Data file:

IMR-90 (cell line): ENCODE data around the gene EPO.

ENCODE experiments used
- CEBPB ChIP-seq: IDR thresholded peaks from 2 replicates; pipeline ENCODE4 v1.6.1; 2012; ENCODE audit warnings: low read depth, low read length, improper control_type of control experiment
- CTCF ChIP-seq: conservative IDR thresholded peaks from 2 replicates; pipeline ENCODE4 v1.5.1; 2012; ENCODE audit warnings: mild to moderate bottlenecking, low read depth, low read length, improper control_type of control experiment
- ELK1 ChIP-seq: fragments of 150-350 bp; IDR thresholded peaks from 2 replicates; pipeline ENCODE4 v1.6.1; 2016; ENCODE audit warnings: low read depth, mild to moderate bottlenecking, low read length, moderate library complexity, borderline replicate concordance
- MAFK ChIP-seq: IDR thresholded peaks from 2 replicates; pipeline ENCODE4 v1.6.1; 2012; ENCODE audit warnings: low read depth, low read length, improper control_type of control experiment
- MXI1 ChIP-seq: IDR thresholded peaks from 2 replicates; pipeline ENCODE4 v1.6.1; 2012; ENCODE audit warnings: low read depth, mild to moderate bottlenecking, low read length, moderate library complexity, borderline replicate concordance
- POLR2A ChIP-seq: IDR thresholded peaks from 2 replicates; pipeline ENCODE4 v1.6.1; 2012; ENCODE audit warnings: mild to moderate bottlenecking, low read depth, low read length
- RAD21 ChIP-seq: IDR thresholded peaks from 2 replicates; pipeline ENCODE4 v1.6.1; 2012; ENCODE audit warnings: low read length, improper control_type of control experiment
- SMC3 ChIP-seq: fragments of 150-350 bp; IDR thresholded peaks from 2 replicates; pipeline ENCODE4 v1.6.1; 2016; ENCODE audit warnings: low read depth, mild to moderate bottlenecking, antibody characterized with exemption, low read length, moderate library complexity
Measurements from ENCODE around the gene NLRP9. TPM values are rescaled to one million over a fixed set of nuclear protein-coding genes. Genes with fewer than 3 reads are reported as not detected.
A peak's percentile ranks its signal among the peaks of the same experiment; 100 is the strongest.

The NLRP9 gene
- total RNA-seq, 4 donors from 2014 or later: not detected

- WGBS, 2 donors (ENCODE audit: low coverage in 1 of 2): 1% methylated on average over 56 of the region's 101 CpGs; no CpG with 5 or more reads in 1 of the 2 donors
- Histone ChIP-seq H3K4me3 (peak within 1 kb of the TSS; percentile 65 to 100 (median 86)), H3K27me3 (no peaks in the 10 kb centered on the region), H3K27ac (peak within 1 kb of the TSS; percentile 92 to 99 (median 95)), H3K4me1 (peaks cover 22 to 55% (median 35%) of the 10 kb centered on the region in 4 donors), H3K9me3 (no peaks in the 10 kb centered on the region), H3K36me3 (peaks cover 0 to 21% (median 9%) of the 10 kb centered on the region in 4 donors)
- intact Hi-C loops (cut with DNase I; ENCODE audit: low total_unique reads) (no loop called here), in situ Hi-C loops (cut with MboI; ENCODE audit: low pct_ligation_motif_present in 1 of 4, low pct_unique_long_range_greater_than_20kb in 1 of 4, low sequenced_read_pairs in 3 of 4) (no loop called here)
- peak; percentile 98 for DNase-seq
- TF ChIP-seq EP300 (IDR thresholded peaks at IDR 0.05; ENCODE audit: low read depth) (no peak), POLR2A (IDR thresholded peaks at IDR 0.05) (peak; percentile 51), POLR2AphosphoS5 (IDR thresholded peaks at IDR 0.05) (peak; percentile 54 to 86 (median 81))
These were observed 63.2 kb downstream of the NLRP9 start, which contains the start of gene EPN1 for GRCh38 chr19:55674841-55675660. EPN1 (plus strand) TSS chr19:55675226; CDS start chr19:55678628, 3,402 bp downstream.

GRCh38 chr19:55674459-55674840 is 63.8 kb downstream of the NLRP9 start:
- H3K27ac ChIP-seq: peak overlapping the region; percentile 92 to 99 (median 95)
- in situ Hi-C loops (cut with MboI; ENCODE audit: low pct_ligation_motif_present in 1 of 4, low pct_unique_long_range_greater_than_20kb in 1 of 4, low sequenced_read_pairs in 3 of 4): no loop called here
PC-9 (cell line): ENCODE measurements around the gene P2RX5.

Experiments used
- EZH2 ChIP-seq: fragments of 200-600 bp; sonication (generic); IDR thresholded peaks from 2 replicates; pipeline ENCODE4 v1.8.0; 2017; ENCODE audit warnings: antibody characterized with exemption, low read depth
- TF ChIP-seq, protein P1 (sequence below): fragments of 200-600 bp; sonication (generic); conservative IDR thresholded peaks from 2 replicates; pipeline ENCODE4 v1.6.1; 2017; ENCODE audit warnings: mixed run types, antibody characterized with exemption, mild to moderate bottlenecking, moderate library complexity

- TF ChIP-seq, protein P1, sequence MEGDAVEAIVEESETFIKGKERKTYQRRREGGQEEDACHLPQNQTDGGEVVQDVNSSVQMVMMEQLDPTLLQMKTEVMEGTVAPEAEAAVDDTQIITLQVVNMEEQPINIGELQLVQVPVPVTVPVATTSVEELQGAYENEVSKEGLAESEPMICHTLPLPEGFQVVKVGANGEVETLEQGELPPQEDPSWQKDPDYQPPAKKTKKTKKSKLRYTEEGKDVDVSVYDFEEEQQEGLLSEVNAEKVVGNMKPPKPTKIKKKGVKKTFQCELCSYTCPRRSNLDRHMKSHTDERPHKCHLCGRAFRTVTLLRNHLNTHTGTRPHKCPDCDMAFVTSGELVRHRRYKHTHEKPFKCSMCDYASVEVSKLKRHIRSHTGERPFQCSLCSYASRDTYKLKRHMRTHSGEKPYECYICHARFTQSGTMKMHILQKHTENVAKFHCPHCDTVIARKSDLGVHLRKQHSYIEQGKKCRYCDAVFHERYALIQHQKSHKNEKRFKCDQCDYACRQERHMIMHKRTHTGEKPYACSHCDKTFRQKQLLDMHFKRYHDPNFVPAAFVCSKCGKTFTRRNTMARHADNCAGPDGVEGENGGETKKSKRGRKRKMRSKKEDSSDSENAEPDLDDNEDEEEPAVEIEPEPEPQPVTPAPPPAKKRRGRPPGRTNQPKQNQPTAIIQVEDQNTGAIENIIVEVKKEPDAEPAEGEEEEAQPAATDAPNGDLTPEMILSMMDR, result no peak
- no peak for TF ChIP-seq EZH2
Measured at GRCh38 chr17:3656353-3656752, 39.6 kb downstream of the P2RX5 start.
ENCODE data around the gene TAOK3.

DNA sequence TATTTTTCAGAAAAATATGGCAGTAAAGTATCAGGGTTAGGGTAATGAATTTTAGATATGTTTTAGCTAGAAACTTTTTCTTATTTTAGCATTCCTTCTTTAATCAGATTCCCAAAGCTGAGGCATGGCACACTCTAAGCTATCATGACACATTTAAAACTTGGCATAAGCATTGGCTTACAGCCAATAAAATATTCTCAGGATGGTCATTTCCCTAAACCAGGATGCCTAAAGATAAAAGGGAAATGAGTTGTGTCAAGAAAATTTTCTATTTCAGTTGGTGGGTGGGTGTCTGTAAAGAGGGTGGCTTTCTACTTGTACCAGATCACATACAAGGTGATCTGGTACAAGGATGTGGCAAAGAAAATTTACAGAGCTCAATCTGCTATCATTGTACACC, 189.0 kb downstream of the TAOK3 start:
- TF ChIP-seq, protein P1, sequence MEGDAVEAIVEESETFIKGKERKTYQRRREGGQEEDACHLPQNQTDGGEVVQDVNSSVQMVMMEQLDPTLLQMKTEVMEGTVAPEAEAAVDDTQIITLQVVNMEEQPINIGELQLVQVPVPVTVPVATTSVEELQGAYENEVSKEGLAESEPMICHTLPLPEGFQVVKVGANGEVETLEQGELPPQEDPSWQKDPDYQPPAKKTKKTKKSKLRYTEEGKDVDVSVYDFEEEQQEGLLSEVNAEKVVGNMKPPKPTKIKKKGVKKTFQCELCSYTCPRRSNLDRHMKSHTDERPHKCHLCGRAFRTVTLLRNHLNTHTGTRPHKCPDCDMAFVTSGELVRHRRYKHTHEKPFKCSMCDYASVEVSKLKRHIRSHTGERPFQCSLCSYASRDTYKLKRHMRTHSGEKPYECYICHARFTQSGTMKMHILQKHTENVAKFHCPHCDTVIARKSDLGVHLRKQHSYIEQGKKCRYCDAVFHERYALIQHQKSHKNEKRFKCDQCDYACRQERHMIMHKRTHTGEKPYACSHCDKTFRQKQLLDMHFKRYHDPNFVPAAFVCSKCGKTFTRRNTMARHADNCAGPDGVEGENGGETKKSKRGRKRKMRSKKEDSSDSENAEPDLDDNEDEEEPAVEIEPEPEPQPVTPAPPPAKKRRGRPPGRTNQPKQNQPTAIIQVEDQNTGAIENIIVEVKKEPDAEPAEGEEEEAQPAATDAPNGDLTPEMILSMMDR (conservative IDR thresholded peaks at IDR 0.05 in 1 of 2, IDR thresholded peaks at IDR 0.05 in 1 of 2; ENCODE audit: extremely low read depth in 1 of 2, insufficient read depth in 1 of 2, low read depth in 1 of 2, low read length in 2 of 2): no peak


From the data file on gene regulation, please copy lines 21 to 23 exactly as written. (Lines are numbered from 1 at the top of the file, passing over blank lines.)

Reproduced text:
GRCh38 chr19:55674459-55674840 is 63.8 kb downstream of the NLRP9 start:
- H3K27ac ChIP-seq: peak overlapping the region; percentile 92 to 99 (median 95)
- in situ Hi-C loops (cut with MboI; ENCODE audit: low pct_ligation_motif_present in 1 of 4, low pct_unique_long_range_greater_than_20kb in 1 of 4, low sequenced_read_pairs in 3 of 4): no loop called here